• January 27, 2015
  • Welcome!
    Logout|My Dashboard

Queens Chronicle

Letters to the Editor

Font Size:
Default font size
Larger font size

Posted: Thursday, December 8, 2011 12:00 pm | Updated: 1:38 pm, Thu Dec 8, 2011.

No fracking way

Dear Editor:

(An open letter to Gov. Andrew Cuomo)

The sneaky ways the big oil companies are using to promote the drilling technique known as hydrofracturing is enough to arouse grave suspicions that the procedure is as dangerous as the environmental scientists say it is. Many questions arise. Why are there such large financial contributions by energy companies to certain congressional campaigns? Why is there such secrecy about the toxic chemical mix that is injected into the shale bedrock, and why is it further cloaked under a heading of “proprietary protection”? Why are there only four public hearings in all of New York, and only one hearing in all of New York City when this is such an important issue? Why are no emails or letters accepted as testimony? Why do interested parties have to sign up well in advance, and only then be allowed to testify in person at the public hearings? Why the unseemly rush to approve such a frightening and apparently irreversible action?

Many of us saw the 60 Minutes segment where tap water on a Pennsylvania farm burst into flames when a match was lit near it. The gas was methane, one of the strong pollutants involved in global warming. From what we know so far, the risks of hydrofracturing far outweigh the potential benefits of this potential environmental disaster.

Please put a total ban on hydrofracturing. Save us from big oil.

Marjorie Ferrigno



John Liu is the best

Dear Editor:

What’s the matter with Liu?

Not a thing! We have in city Comptroller John Liu an outstanding people’s representative who has not shied away from criticizing the Bloomberg administration when necessary. That’s what’s the matter with John Liu.

I would challenge any auditor, or FBI informant for that matter, to delve into the financial backers of those running for office and find a clean “dot every i” financial report(s).

The wrongheaded decision by his fundraiser Mr. Pan has been denied by Liu. As he expressed earlier, “If it is true then the conduct was clearly wrong and my campaign was not told the truth.” And in The New York Times, Liu said, “We cannot accept these contributions, nor do we need them.”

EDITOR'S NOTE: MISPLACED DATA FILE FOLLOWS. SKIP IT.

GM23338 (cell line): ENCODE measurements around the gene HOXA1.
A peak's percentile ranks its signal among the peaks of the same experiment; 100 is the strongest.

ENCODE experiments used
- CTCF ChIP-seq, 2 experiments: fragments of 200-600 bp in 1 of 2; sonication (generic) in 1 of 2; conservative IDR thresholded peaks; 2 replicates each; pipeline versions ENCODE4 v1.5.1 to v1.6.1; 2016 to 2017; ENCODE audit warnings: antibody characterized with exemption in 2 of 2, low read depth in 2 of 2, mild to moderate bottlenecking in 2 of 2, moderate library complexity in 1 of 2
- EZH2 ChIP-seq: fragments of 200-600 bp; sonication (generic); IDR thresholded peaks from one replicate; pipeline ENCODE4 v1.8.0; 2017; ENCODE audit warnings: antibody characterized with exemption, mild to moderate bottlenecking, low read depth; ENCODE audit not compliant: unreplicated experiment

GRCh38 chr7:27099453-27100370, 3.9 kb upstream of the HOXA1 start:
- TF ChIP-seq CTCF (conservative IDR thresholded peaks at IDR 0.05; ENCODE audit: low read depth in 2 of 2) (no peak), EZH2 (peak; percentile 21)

What is uncommon is the razor point attack on Liu. The reason is obvious to me and should be to anyone else who has followed Liu’s exemplary career and work as a representative of ordinary working families, or his bold attempt to level the playing field for racial equality.

When Mayor Bloomberg made his deal with Speaker Christine Quinn and others on the City Council to overturn term limits so he could run for a third term, he then proceeded to spend $110 million of his own money on the campaign, defeating William Thompson Jr. 51 percent to 46 percent – a difference of less then 51,000 votes while outspending Thompson tenfold plus!

Perhaps we should be looking at the larger picture; election finance reform. Let the candidates rise or fall on the merits of their accomplishments serving the people, not on the depth of their pockets.

I appreciate the work John Liu has done on the City Council and now as comptroller; such as helping to expose outright extortion through city contracts this administration has given to private firms (the infamous City Time scandal). He saved and will continue to save millions of our tax dollars.

As a true progressive, Liu has the backing of many city unions and a cross section of this great city, and would make a superior mayor. Mafly I suggest that this is the major reason for the attack on the people’s representative.

Gabriel Falsetta



Help us help them

Dear Editor:

The hardest thing to do is explain to a hungry family that Catholic Charities simply does not have enough food to give them during a crisis. That is what happened this Thanksgiving as hundreds of families lined up for emergency food baskets at our network of 21 pantries throughout Brooklyn and Queens. Budget cuts have reduced our resources by more than 40 percent despite the fact that we have a 70 percent increase in need. This reality severely impacts our ability to feed the hungry.

I recently met a 48-year-old aspiring fashion designer who lost her job as an administrative assistant and came to Catholic Charities during her time of need. Trying to make ends meet as she searched for employment, Catholic Charities provided her with much-needed food from our pantry until she was able to find a new job. We are helping more and more working families with food so that they can stretch their limited budgets. This year, Catholic Charities has already provided over four million meals to our hungry neighbors. It is not enough.

I am asking you to join Catholic Charities in helping our neighbors this holiday season by dropping off nonperishable food items to a local food pantry, volunteering at one of our food pantries or simply making a donation through our website: ccbq.org. Together, we can preserve the dignity of our neighbors.